As a reminder, article 319, paragraph 3, of the current 1966 penal code provides for a penalty of up to five years in prison and a fine of 1,500,000 CFA francs (approximately 2,500 euros) for indecent or unnatural acts committed between individuals of the same sex.

Among the instigators of this freedom-killing bill are Ababacar Mboup [coordinator of the Say No to Homosexuality Alliance] and four deputies of the National Assembly of Senegal:

  • Mamadou Lamine Diallo (of the Tekki Movement and the Freedom and Democracy parliamentary caucus);
  • Cheikh Mamadou Abiboulaye Dièye, also known as Cheikh Bamba Dièye (of the Front for Socialism and Democracy/Benno Jubël; unallied with a parliamentary caucus);
  • Alioune Souaré, also known as Aliou Souaré (of the Reform Democrats and the presidential majority Benno Bokk Yaakaar parliamentary caucus) and
  • Moustapha Guirassy (of the Patriotic Convergence “Kaddu Askan Wi” and the Liberty and Democracy parliamentary caucus).

Today, the Free Collective of Senegal alerts the entire international community as well as human rights defenders to a bill whose ambition is to condemn both behavior and social categories without any context. In addition, professionals working in contact with the LGBTI community are in the crosshairs.

The bill would rip apart the democratic order in several ways:

  • The bill, including the supporters’ explanatory statements, would condemn not just specific activities but also LGBTI social categories. Thus, being attracted to and feeling love for a person of the same sex would be categorized as an unnatural act.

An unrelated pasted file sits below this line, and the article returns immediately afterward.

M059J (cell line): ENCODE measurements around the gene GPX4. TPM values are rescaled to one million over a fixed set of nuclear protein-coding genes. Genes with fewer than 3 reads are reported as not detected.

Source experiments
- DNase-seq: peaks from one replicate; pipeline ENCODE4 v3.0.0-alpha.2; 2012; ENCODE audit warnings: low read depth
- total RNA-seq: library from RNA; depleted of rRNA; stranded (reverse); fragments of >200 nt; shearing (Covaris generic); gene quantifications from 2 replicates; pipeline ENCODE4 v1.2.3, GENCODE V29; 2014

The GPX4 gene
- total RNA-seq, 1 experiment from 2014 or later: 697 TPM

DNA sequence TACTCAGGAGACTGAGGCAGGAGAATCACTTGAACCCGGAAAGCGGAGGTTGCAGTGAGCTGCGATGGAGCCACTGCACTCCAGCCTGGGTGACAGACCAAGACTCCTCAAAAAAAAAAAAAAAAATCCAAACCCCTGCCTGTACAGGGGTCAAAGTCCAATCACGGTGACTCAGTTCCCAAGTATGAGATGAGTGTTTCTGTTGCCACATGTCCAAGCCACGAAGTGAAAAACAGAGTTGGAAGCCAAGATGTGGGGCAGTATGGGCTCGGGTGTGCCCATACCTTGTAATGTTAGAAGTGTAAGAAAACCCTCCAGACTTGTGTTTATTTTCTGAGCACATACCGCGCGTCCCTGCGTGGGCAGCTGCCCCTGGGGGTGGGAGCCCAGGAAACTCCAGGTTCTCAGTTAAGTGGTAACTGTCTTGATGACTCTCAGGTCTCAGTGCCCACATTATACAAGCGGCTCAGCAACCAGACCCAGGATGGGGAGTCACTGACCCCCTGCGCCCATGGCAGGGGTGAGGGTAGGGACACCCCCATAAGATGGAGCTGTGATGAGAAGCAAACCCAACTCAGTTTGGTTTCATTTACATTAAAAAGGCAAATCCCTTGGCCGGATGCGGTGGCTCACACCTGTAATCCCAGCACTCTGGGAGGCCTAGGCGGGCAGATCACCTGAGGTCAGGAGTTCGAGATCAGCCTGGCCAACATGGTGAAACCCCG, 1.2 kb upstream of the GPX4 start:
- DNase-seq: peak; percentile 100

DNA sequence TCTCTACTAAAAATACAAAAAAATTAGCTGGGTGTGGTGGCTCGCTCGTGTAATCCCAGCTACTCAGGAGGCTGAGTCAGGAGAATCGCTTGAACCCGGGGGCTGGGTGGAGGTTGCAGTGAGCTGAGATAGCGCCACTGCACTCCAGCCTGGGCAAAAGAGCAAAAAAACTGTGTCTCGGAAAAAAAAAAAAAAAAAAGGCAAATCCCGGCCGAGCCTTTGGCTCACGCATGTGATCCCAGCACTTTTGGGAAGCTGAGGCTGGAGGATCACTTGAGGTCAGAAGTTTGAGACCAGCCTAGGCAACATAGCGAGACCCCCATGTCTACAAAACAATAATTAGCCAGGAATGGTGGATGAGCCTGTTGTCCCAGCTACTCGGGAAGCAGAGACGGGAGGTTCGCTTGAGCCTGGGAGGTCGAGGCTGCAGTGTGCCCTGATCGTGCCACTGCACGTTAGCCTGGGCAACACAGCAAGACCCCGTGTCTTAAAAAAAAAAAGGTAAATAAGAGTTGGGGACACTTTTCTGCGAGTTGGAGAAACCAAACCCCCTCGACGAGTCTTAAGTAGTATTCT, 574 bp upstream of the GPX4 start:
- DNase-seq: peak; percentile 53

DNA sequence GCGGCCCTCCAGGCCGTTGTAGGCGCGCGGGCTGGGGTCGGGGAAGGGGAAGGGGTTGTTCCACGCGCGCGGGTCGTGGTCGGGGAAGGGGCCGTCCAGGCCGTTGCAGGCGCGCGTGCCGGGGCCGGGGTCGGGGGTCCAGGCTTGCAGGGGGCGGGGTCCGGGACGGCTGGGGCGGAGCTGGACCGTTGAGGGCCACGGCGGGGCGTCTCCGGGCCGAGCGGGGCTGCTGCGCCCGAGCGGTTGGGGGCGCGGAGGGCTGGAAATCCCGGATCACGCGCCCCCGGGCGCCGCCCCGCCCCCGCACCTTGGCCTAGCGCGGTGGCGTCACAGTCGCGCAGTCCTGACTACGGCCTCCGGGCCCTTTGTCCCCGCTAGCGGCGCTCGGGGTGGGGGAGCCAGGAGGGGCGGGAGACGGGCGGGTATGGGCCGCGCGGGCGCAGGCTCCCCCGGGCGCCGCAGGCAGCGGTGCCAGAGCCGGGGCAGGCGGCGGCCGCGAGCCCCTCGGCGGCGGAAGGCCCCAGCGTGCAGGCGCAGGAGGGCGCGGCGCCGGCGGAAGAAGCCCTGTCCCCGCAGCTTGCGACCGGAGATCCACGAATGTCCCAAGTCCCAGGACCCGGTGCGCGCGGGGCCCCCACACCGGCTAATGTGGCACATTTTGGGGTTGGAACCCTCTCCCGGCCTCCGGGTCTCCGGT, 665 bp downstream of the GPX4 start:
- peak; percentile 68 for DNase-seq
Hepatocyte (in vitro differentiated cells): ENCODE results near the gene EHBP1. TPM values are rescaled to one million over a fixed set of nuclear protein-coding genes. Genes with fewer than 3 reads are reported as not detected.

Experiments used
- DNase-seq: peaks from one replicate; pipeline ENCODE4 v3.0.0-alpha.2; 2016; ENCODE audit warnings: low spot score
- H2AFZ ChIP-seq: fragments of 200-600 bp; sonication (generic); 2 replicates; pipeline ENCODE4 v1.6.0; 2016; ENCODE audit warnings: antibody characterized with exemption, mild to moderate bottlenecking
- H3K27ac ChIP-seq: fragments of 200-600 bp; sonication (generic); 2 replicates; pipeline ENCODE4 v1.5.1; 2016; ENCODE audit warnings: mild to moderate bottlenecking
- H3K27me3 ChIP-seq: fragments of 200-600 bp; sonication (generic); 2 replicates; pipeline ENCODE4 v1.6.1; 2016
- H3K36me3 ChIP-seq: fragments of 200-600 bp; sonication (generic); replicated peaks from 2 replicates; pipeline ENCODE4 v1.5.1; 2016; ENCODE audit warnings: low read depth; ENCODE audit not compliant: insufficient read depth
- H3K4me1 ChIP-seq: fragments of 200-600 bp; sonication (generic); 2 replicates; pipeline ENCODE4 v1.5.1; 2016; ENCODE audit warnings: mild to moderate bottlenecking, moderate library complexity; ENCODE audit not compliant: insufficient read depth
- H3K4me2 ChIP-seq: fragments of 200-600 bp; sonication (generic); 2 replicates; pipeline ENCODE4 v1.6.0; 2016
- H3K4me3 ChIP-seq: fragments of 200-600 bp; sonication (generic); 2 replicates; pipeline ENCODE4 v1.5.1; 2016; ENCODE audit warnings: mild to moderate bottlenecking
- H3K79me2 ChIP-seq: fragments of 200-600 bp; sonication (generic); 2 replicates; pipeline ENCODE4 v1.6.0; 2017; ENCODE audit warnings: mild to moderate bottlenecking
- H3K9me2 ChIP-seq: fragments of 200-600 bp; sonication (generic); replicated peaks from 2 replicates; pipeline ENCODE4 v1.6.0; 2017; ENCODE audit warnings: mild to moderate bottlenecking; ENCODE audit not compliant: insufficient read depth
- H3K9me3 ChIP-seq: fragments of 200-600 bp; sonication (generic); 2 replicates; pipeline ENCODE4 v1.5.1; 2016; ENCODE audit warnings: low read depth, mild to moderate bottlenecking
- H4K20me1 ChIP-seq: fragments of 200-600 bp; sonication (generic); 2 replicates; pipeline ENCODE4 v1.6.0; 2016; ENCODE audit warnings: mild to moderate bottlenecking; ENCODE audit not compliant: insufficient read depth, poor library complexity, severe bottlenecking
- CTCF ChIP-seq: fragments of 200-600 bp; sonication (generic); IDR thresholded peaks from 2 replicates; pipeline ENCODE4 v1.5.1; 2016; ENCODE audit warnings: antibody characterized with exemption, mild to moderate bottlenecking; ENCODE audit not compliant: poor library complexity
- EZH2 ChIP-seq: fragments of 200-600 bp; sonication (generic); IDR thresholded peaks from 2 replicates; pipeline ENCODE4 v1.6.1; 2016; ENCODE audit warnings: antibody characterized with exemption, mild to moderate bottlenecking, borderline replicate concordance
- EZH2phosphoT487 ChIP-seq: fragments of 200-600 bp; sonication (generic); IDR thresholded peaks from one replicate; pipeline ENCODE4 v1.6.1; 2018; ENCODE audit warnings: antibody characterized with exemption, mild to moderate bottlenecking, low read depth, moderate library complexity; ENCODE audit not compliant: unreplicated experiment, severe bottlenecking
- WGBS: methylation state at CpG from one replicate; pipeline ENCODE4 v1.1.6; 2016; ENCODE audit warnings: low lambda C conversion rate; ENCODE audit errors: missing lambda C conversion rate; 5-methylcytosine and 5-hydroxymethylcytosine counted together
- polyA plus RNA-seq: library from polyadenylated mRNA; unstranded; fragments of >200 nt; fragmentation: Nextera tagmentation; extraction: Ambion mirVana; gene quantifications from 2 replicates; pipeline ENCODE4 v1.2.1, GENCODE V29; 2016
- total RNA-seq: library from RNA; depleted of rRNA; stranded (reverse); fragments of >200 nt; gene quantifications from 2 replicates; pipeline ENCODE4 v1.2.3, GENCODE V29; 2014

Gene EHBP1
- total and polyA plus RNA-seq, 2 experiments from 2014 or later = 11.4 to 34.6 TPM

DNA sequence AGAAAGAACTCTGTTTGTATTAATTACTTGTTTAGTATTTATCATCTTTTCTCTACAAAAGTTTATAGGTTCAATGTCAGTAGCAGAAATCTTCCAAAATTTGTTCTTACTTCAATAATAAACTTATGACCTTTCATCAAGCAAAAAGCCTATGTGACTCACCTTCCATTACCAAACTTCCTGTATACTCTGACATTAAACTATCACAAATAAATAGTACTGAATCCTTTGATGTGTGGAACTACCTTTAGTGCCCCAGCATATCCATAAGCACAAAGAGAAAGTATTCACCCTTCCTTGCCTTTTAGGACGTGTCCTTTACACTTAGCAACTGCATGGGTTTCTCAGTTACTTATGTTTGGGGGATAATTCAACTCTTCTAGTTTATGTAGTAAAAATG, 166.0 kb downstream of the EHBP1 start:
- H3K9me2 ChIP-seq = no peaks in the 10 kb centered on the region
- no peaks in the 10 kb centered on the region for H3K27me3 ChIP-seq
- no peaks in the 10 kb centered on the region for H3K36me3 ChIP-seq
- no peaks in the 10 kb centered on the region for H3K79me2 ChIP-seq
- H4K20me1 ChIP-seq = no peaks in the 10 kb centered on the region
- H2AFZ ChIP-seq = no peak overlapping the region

• The bill would abridge LGBTI people’s legal rights, since no mitigating circumstances could be considered in LGBTI-related cases.
  • The bill targets a broad range of the public, since it covers transgender and intersex people as well as gays, lesbians and bisexuals, although its definition of intersexuality is perplexing (“the fact of being adept at any sexual orgy imaginable”).
  • This bill conflates LGBTI people with necrophiliacs in an obvious and malicious attempt to demonize them.

The supporters of the bill propose that any attempts to commit the “crime of homosexuality” should be prosecuted rapidly, which would further aggravate the arbitrary abuses that LGBTI people experience.

Senegalese writer Mohamed Mbougar Sarr, who won this year’s prestigious Goncourt prize for his novel “De purs hommes” (“Of Pure Men”) about homosexuality and homophobia in Senegal. (Joel Saget photo courtesy of AFP)

Finally, human rights defenders and professionals working in close contact with this community would be liable to a sentence of between three and five years in prison in addition to a fine of between 500,000 and 5,000,000 CFA francs on the basis of any activities related to the “LGBT+ agenda”.

For example, the recent Goncourt Prize winner for 2021, [Senegal native] Mohamed Mbougar Sarr, could be imprisoned in his own country if he were to take part in a literary conference about his third novel, “De purs hommes,” which deals with homophobia in Senegal in very critical terms.

The Free Collective recalls that just two weeks ago a presumed homosexual was sentenced to five years in prison in Kaolack. The human rights situation for LGBTI people is already very difficult on a daily basis even before enduring several months of overheated rhetoric and political tension stirred up by such a bill.

Finally, the Free Collective does not want Senegalese families to experience  the tragedy of exclusion and rejection of LGBTI people as a result of the issue of homosexuality being used as a political tool.

Homosexuality has always existed in Senegal, as it has everywhere else, and LGBTI people are a full-fledged component of Senegalese society that has the right to respect, just like everyone else.

— Souleymane DIOUF (pseudonym), Senegalese activist and founder of the Free Collective, [email protected].

Dakar, Senegal, West Africa, December 14, 2021